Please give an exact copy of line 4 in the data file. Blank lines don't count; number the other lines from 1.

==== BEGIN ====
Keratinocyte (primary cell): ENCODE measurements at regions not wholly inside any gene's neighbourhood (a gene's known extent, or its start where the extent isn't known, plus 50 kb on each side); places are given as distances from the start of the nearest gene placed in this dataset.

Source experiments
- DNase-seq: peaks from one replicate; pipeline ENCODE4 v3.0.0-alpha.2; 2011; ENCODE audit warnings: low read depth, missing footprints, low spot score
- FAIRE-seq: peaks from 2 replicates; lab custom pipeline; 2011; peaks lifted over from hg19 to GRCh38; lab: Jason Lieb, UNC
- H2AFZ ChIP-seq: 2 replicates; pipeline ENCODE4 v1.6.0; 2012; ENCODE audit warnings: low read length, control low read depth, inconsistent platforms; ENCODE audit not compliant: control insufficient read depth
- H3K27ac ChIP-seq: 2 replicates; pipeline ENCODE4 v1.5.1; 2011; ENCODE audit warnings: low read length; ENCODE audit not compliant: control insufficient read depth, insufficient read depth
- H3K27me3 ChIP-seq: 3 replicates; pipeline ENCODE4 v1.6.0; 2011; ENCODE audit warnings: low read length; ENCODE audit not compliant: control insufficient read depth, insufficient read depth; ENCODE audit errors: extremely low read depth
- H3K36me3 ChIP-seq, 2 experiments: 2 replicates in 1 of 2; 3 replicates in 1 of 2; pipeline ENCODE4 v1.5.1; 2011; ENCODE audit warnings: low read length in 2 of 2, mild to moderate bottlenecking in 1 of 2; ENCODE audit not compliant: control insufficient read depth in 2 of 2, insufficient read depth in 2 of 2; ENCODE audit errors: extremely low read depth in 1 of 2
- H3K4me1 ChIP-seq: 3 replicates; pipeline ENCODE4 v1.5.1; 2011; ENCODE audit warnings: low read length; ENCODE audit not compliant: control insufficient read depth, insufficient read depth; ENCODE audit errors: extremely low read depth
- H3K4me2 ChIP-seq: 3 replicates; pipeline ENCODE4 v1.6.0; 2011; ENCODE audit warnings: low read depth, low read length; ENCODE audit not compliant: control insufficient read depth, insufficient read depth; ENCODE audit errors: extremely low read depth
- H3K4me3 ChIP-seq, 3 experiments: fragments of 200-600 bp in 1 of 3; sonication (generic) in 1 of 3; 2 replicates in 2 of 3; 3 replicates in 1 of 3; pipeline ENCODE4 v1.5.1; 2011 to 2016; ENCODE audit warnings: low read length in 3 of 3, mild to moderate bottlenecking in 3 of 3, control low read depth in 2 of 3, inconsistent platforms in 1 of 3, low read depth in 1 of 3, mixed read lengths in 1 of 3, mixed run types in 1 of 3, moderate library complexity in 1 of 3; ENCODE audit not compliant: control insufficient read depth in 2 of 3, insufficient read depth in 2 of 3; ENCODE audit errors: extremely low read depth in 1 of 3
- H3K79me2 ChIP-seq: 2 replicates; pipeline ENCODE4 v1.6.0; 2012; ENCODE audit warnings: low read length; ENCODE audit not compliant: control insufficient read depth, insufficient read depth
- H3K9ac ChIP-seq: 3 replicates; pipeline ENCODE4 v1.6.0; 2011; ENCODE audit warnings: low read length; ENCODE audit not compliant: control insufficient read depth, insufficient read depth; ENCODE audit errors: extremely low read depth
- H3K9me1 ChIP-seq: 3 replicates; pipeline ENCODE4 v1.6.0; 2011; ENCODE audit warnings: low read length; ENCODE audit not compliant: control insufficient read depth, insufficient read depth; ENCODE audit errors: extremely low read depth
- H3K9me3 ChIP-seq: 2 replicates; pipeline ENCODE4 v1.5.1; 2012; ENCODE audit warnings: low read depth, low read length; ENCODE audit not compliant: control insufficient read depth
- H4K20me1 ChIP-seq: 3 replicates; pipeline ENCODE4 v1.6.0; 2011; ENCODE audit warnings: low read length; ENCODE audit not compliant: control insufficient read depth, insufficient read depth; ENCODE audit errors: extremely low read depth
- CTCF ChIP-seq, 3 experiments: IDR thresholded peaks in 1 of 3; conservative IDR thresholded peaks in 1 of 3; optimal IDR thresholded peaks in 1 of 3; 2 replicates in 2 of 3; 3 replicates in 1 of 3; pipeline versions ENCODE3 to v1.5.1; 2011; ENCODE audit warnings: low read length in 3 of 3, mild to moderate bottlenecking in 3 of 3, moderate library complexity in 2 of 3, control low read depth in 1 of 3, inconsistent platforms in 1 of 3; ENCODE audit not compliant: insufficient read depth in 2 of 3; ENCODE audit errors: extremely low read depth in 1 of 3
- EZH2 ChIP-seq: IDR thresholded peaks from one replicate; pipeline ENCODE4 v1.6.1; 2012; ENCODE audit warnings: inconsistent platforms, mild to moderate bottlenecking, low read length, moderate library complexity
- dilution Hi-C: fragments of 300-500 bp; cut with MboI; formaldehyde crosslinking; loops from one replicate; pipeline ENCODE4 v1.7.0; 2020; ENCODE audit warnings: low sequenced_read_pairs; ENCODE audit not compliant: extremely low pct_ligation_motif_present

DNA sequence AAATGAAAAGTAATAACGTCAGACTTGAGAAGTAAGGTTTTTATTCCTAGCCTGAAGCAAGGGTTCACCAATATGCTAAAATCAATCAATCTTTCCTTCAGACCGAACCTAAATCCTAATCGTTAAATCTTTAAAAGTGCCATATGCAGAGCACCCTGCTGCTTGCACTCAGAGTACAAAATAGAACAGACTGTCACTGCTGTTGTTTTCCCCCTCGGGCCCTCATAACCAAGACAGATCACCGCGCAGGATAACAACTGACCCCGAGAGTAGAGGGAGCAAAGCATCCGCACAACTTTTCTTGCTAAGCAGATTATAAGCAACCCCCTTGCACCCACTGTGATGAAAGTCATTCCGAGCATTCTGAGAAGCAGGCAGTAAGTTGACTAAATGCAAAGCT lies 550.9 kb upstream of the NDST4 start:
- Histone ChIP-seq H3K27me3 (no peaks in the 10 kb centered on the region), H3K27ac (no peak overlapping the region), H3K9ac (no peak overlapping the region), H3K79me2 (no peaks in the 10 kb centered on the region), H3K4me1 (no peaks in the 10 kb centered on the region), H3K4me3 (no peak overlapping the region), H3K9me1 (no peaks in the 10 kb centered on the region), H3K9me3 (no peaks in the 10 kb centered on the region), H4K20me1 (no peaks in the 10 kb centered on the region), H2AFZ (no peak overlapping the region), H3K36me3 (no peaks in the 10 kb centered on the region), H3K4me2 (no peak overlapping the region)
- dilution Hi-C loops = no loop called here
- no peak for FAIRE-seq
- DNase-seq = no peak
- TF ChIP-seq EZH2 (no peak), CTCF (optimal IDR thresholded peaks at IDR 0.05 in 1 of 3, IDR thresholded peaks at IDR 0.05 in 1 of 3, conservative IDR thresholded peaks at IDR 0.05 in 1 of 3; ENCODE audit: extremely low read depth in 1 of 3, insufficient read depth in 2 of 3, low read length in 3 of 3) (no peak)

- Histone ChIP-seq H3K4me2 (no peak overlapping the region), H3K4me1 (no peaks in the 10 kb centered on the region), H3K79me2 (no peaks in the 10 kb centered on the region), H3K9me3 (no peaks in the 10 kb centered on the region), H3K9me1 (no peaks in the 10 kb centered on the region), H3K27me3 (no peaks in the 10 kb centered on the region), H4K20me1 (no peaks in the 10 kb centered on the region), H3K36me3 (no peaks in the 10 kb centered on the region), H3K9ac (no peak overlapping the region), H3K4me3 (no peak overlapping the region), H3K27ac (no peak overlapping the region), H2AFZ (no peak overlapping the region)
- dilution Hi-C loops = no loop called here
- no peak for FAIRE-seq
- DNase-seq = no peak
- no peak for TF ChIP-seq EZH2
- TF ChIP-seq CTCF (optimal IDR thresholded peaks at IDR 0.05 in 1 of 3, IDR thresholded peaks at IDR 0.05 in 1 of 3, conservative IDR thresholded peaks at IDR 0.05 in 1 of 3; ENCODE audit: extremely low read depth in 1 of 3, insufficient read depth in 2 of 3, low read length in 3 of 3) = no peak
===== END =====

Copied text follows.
- FAIRE-seq: peaks from 2 replicates; lab custom pipeline; 2011; peaks lifted over from hg19 to GRCh38; lab: Jason Lieb, UNC